Customs does not consider merely packaging of a good for retail sale to be an advancement in value or improvement in condition. See John v. Carr & Sons, Inc., 69 Cust.Ct. 78, C.D. 4377(1972), aff’d, 61 CCPA 52, C.A.D. 1118 (1974). See also HQ 555624 dated May 4, 1990.

You contend that the situation under which Variations Inc. will export the apparel to Canada is one of bailment, and that this is a “similar use agreement” for purposes of subheading 9801.00.20, HTS. According to Black’s Law Dictionary (6th ed. 1990), the definition of bailment is a delivery of goods of personal property, by one person (bailor) to another (bailee), in trust for the execution of a special object upon or in relation to such goods, beneficial to either to the bailor or bailee or both, and upon a contract, express or implied, to perform the trust and carry out such object, and thereupon either to redeliver the goods to the bailor or otherwise dispose of the same in conformity with the purpose of the trust. Headquarters ruled, in HQ 560511, dated November 18, 1997, that “bailment” is a “similar use agreement” for the purposes of subheading 9801.00.2000, HTS.

You assert that your client’s transaction meets all the requirements for consideration of duty free entry under subheading 9801.00.2000, HTS. Specifically, it is indicated that the wearing apparel, being previously imported and duty paid where applicable, would be subject solely to packaging operations and would not be otherwise advanced in value or improved in condition by any process or manufacture while in Canada. Further, the subject wearing apparel would be exported under conditions that would constitute exportation pursuant to a lease or similar use agreement and that your client, Variations Inc., would be the importer, exporter and reimporter of the merchandise.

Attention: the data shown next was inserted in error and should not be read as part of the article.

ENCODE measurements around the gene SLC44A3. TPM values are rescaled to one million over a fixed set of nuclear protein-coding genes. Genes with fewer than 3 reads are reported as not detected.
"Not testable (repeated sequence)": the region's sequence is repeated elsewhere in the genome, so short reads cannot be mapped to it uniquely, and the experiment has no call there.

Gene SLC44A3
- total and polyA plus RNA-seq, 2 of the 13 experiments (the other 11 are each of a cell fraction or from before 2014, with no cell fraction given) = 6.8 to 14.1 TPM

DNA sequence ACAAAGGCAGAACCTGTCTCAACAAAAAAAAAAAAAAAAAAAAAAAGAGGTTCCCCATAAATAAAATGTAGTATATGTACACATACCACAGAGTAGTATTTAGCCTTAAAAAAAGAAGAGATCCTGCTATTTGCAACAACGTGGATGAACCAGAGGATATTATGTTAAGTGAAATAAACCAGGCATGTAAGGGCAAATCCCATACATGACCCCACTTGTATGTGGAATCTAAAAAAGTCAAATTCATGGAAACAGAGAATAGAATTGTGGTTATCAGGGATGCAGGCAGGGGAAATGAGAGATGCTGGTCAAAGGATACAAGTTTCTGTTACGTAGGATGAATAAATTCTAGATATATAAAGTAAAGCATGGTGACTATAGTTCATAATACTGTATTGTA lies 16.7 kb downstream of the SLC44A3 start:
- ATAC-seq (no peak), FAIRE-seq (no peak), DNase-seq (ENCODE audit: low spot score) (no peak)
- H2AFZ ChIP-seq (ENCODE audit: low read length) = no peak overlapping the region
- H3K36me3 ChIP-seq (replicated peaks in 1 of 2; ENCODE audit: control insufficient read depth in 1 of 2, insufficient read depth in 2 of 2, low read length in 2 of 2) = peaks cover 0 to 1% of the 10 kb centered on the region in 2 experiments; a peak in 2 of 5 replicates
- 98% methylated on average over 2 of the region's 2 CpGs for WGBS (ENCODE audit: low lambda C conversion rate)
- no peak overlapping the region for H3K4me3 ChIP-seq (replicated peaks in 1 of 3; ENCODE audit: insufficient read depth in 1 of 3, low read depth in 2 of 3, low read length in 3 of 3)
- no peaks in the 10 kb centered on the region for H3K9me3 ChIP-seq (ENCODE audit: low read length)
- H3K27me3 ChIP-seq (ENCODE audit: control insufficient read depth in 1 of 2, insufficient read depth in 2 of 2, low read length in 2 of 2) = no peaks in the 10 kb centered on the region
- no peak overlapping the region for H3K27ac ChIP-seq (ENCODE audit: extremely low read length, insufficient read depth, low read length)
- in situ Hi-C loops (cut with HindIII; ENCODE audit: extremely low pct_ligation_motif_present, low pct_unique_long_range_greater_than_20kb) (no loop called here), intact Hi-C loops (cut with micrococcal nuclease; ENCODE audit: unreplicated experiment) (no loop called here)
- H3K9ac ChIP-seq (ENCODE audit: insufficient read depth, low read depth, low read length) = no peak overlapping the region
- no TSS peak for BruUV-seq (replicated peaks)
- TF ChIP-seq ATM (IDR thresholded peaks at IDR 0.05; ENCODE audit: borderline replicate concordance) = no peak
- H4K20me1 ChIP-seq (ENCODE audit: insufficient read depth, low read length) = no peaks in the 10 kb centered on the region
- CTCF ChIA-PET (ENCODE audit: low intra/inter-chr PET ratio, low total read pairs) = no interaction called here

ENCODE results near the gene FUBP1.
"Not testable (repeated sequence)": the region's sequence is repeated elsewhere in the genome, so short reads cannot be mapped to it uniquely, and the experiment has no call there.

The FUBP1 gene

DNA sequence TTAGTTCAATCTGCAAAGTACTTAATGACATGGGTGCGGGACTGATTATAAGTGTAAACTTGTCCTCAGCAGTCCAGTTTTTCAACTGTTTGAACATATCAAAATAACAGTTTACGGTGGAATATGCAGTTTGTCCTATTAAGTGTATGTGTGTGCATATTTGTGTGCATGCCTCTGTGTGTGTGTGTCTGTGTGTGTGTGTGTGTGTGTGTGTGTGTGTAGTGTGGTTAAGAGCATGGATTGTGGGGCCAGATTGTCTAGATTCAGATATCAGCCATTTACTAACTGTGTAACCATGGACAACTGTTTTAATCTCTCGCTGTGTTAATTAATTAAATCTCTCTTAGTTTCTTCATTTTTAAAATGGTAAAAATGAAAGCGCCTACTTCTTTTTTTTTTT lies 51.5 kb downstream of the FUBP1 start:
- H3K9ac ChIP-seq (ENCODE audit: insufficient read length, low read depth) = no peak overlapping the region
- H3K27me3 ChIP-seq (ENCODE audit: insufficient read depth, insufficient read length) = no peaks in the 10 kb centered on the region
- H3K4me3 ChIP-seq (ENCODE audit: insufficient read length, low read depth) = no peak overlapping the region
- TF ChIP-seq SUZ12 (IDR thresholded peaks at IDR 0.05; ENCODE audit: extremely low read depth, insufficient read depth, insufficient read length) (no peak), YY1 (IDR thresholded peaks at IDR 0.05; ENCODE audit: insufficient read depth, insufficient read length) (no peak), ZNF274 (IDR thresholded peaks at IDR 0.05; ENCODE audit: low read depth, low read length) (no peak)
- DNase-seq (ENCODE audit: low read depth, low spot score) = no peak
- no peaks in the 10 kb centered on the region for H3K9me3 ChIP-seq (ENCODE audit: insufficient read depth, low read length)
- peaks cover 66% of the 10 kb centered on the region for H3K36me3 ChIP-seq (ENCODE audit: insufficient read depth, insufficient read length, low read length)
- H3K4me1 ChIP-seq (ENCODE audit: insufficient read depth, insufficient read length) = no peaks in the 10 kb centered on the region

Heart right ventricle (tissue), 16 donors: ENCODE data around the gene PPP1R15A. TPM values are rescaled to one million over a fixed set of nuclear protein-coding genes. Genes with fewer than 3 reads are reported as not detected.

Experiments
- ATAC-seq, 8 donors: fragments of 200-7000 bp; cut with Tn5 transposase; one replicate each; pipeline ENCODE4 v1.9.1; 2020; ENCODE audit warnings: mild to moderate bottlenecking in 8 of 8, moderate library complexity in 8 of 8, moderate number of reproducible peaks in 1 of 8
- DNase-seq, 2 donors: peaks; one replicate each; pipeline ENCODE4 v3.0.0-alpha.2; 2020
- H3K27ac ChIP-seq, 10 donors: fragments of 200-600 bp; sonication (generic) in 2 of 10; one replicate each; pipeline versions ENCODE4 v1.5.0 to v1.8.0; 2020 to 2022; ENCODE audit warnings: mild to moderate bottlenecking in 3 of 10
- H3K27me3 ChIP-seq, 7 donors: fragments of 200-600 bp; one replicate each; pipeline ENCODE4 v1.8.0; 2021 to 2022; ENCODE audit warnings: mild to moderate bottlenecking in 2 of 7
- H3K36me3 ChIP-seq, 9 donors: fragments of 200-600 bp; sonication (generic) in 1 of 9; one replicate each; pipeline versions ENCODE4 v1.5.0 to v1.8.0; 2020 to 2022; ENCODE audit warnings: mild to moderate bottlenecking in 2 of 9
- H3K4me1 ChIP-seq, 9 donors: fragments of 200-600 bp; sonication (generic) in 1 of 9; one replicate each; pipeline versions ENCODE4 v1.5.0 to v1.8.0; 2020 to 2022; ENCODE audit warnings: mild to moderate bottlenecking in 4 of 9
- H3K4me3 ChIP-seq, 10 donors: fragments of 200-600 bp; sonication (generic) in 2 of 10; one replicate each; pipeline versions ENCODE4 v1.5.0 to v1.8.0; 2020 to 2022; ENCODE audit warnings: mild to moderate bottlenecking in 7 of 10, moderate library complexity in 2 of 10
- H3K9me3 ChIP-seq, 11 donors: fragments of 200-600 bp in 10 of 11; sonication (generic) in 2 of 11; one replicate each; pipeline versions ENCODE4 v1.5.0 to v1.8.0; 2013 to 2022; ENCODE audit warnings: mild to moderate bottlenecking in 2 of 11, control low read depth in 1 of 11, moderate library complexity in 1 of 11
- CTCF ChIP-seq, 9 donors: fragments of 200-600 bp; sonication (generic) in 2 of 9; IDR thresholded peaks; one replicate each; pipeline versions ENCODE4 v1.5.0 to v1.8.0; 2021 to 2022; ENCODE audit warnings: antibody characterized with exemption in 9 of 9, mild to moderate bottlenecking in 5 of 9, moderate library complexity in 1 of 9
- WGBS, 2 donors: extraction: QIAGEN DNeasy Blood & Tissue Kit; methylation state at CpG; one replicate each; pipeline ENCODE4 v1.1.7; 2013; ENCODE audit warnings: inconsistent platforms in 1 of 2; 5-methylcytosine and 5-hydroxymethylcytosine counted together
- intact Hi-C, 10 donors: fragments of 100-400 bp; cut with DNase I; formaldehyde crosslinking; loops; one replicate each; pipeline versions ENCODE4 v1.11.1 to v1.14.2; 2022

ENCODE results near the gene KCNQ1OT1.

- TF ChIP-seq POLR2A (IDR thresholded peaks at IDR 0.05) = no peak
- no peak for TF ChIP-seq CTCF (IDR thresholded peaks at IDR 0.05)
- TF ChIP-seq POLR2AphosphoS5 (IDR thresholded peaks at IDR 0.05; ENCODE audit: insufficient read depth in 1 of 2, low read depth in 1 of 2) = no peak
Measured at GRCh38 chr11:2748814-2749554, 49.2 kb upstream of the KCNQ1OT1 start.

Based on the information submitted, wearing apparel packaged in Canada will be eligible for duty-free treatment under subheading 9801.00.20, HTS, when returned to the U.S., provided Variations Inc. previously imported the wearing apparel and paid duty thereon; the merchandise is reimported by or for the account of Variations Inc.; that Variations Inc. exported the wearing apparel from the U.S. under a lease or similar use agreement; and the documentary requirements of section 10.108, Customs Regulations, are satisfied.

Based on directives from the Committee for the Implementation of Textile Agreements (CITA), if entered under subheading 9801.00.20, HTS, the wearing apparel is exempt from quota/visa requirements.

This ruling is being issued under the provisions of Part 177 of the Customs Regulations (19 C.F.R. 177).

A copy of the ruling or the control number indicated above should be provided with the entry documents filed at the time this merchandise is imported. If you have any questions regarding the ruling, contact National Import Specialist Deborah Marinucci at 646-733-3054.


Robert B. Swierupski